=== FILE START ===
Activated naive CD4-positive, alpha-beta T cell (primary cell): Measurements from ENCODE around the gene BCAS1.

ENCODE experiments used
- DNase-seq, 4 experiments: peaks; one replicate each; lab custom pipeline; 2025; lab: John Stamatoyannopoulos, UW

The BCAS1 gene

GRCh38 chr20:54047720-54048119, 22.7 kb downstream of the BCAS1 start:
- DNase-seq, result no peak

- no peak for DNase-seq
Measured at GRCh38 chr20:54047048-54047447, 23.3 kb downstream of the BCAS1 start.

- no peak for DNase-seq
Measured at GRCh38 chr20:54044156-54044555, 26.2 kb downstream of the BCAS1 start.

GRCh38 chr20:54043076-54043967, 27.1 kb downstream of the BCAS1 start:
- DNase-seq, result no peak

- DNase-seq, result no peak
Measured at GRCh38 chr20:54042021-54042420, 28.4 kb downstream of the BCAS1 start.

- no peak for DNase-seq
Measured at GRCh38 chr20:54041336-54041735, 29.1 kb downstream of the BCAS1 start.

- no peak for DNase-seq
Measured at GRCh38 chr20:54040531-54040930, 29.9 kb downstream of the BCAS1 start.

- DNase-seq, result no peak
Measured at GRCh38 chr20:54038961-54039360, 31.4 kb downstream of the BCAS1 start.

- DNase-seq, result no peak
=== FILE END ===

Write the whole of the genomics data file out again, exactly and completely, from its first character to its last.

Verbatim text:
Activated naive CD4-positive, alpha-beta T cell (primary cell): Measurements from ENCODE around the gene BCAS1.

ENCODE experiments used
- DNase-seq, 4 experiments: peaks; one replicate each; lab custom pipeline; 2025; lab: John Stamatoyannopoulos, UW

The BCAS1 gene

GRCh38 chr20:54047720-54048119, 22.7 kb downstream of the BCAS1 start:
- DNase-seq, result no peak

- no peak for DNase-seq
Measured at GRCh38 chr20:54047048-54047447, 23.3 kb downstream of the BCAS1 start.

- no peak for DNase-seq
Measured at GRCh38 chr20:54044156-54044555, 26.2 kb downstream of the BCAS1 start.

GRCh38 chr20:54043076-54043967, 27.1 kb downstream of the BCAS1 start:
- DNase-seq, result no peak

- DNase-seq, result no peak
Measured at GRCh38 chr20:54042021-54042420, 28.4 kb downstream of the BCAS1 start.

- no peak for DNase-seq
Measured at GRCh38 chr20:54041336-54041735, 29.1 kb downstream of the BCAS1 start.

- no peak for DNase-seq
Measured at GRCh38 chr20:54040531-54040930, 29.9 kb downstream of the BCAS1 start.

- DNase-seq, result no peak
Measured at GRCh38 chr20:54038961-54039360, 31.4 kb downstream of the BCAS1 start.

- DNase-seq, result no peak